Quality standard

Introduction

This quality standard covers the assessment, diagnosis and management of chronic obstructive pulmonary disease (COPD). It does not cover prevention, screening or case finding. For more information see the COPD topic overview.

This quality standard should be considered alongside quality statement 2 in the NICE quality standard on smoking: supporting people to stop, which sets out the high‑quality requirements for referring people who smoke to an evidence‑based smoking cessation service. Smoking is one of the main causes of COPD and encouraging people with COPD to stop smoking is one of the most important components in managing COPD.

This quality standard should also be considered alongside the NICE quality standard on end of life care for adults, which sets out the high‑quality requirements for adults approaching the end of their life.

Why this quality standard is needed

COPD is a long‑term respiratory condition characterised by airflow obstruction that is not fully reversible. The airflow obstruction does not change markedly over several months and is usually progressive. COPD is predominantly caused by smoking. Other factors, particularly occupational exposures, such as harmful dust and chemicals, may also contribute to developing COPD. People with COPD often have exacerbations, when there is rapid and sustained worsening of symptoms beyond their usual day‑to‑day variation.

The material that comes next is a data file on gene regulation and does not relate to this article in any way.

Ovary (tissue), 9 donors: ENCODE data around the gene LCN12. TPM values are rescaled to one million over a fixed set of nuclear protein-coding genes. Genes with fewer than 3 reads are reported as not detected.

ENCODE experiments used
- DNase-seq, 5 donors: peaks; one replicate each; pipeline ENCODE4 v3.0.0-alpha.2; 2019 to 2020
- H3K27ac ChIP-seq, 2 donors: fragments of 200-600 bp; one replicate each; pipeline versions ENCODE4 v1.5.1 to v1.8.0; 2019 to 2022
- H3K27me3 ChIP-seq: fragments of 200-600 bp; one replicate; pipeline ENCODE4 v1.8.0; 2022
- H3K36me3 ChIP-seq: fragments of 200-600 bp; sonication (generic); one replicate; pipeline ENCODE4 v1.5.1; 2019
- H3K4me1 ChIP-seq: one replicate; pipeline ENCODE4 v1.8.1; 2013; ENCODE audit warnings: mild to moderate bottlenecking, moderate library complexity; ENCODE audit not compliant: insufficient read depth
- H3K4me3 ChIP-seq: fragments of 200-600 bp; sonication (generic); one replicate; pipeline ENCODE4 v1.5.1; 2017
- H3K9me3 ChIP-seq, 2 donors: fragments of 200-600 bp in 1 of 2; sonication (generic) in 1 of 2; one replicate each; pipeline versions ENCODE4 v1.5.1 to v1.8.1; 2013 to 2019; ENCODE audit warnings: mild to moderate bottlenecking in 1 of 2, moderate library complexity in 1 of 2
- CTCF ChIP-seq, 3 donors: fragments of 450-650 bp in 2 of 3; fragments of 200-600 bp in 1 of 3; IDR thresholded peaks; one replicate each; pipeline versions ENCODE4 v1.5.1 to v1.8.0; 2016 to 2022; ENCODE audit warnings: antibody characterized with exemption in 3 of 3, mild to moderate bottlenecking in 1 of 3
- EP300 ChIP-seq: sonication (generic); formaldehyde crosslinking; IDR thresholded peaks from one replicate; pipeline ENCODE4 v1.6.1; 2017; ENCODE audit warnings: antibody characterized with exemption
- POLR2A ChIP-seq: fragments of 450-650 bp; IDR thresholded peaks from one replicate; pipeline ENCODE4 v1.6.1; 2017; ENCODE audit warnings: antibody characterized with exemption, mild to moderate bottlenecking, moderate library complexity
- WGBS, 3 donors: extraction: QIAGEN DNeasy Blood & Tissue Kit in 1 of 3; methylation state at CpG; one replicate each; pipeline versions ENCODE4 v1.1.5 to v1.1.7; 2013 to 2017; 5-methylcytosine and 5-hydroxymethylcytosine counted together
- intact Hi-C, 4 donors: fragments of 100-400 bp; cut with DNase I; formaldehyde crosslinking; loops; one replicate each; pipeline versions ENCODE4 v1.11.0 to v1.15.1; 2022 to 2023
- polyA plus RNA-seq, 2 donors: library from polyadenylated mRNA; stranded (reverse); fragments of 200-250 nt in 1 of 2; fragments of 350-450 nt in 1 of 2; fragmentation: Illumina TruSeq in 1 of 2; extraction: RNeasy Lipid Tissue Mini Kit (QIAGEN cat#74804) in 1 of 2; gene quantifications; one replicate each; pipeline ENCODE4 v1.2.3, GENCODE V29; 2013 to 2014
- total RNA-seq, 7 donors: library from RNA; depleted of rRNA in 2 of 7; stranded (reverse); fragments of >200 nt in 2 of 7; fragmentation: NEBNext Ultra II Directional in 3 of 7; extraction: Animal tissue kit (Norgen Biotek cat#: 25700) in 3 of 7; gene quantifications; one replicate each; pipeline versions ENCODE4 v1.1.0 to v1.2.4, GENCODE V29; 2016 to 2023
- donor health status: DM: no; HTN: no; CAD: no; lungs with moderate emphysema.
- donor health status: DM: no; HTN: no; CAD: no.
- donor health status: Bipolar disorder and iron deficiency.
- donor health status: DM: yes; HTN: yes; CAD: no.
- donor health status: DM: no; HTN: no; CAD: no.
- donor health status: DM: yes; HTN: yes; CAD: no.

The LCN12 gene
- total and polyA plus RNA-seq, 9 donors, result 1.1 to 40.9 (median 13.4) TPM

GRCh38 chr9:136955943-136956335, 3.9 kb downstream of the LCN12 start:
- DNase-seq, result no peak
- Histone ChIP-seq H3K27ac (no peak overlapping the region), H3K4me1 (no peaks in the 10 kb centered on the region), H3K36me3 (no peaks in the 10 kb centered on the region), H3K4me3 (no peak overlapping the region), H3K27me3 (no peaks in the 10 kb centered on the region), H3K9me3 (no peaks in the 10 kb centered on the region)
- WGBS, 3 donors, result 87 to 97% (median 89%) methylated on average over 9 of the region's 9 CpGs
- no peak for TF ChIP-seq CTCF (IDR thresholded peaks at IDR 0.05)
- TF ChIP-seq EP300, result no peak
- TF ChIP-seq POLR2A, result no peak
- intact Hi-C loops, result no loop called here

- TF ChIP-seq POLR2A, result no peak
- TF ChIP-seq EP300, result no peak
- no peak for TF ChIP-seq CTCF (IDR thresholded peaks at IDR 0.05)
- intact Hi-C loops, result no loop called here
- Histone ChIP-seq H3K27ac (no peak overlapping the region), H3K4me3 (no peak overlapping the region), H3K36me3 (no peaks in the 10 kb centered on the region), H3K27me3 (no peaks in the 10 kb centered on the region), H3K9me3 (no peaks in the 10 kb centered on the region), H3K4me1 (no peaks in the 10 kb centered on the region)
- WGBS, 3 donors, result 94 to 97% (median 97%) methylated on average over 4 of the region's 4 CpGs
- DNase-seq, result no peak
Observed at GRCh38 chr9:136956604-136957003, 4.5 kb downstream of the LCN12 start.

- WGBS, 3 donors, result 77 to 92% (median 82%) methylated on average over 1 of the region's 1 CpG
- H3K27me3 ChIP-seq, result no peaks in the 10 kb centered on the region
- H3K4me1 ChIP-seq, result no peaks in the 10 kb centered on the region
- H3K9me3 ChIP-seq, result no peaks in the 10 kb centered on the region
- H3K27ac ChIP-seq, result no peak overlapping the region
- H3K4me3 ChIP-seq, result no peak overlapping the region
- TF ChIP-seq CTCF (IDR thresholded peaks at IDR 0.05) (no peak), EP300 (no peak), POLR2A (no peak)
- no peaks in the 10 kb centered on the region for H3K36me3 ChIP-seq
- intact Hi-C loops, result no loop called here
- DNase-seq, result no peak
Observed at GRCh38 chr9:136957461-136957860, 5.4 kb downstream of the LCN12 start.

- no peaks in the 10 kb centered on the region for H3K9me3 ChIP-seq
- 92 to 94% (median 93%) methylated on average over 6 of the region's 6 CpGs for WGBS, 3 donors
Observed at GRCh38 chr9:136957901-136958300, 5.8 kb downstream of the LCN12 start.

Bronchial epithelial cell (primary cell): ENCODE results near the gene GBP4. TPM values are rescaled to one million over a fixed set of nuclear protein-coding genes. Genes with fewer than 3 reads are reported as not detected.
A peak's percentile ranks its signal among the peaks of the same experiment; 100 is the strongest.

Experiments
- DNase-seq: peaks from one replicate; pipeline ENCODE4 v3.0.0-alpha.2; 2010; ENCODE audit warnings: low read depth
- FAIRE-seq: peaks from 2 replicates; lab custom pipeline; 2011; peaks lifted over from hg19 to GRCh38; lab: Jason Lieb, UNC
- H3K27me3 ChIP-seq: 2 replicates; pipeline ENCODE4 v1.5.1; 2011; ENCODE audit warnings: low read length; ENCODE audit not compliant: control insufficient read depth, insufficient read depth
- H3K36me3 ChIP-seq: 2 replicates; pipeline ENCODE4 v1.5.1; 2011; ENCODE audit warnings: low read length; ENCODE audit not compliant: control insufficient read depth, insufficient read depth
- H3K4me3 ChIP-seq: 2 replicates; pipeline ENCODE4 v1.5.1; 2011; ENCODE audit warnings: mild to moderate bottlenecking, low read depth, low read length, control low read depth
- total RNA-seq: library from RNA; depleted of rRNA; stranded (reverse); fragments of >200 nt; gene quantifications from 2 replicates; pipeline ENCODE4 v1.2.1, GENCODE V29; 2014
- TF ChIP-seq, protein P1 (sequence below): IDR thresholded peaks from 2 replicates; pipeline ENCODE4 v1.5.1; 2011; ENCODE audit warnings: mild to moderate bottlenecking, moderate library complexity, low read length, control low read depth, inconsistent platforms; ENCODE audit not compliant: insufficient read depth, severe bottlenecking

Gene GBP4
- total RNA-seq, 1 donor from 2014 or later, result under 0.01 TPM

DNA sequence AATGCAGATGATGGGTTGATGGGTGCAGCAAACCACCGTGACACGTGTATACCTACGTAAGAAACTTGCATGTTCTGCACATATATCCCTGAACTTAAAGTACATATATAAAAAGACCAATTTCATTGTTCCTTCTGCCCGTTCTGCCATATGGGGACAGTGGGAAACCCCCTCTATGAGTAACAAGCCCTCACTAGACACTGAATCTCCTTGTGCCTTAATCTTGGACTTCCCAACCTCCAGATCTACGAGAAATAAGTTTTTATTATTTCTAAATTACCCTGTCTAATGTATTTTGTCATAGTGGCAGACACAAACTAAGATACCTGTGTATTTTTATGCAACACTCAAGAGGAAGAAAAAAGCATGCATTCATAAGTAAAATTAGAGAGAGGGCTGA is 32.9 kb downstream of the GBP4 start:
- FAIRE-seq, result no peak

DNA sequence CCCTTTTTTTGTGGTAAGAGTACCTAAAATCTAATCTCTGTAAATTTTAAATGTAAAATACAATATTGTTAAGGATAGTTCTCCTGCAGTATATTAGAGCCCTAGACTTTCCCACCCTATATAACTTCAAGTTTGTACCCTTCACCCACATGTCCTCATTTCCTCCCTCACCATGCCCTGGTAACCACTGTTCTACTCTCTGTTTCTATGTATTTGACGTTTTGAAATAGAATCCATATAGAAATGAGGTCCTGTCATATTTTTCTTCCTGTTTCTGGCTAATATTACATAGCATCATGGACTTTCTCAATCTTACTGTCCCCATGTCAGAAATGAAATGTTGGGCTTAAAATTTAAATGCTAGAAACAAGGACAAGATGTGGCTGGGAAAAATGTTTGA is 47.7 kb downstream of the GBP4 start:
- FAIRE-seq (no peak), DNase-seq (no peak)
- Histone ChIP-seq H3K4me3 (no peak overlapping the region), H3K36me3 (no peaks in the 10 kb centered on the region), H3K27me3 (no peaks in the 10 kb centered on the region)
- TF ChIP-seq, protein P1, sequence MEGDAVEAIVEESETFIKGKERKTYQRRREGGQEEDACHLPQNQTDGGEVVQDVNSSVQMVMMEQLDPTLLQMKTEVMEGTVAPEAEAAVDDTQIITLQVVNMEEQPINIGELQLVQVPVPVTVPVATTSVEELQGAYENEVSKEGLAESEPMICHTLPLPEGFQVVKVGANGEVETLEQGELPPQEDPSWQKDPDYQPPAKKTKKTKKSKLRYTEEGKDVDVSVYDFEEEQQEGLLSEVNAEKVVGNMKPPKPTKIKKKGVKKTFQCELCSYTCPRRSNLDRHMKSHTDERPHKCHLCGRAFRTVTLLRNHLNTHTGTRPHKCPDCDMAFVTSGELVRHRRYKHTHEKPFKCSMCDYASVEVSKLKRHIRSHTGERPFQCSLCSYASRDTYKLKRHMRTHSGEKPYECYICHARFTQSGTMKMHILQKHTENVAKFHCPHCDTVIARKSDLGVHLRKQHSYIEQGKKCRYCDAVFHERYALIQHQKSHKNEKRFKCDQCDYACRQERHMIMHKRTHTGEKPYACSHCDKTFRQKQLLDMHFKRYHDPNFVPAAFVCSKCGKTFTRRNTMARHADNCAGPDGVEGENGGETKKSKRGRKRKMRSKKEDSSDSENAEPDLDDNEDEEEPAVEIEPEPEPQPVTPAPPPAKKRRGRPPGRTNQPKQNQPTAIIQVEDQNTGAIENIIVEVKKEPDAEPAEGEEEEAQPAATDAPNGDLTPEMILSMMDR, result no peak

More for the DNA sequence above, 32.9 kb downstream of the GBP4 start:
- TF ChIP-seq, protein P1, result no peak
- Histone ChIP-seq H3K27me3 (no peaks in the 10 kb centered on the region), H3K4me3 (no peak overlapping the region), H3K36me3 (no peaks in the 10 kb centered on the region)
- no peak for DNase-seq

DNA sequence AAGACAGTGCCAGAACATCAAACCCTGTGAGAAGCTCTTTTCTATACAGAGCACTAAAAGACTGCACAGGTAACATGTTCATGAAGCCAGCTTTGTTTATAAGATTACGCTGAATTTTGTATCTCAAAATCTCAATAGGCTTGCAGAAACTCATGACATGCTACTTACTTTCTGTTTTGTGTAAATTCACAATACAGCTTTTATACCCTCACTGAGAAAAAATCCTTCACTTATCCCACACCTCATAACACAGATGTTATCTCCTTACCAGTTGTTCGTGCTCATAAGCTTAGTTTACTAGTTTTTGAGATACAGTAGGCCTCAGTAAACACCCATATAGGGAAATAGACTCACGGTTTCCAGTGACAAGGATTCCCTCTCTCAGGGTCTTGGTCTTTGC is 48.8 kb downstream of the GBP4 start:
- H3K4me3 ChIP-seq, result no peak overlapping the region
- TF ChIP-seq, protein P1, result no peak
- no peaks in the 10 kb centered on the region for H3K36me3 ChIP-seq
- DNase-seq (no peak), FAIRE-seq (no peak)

In the UK, it is estimated that 3 million people have COPD, of whom 2 million are undiagnosed. Prevalence increases with age and most people are not diagnosed until they are in their 50s. There are significant geographic variations in the prevalence of COPD, and it is closely associated with levels of deprivation. Unlike many other common chronic diseases, the prevalence of COPD has not declined in recent years.

There is no single diagnostic test for COPD. Making a diagnosis relies on clinical judgement based on a combination of history, physical examination and confirmation of the presence of airflow obstruction using spirometry.

COPD is treatable but not curable, and early diagnosis and treatment can help to slow the decline in lung function and increase the amount of time that people with COPD have to enjoy an active life. Pharmacological and other therapies can help to manage symptoms and disability caused by COPD, and improve the person's quality of life, despite having only limited or no impact on the airflow obstruction.

The quality standard is expected to contribute to improvements in the following outcomes:

  • COPD diagnosis

  • morbidity

  • mortality

  • acute exacerbations

  • hospital admissions

  • A&E attendance

  • quality of life

  • change in breathlessness

  • exercise capacity

  • inappropriate non‑invasive ventilation.

How this quality standard supports delivery of outcome frameworks

NICE quality standards are a concise set of prioritised statements designed to drive measurable improvements in the 3 dimensions of quality – patient safety, patient experience and clinical effectiveness – for a particular area of health or care. They are derived from high‑quality guidance, such as that from NICE or other sources accredited by NICE. This quality standard, in conjunction with the guidance on which it is based, should contribute to the improvements outlined in the following 3 outcomes frameworks published by the Department of Health: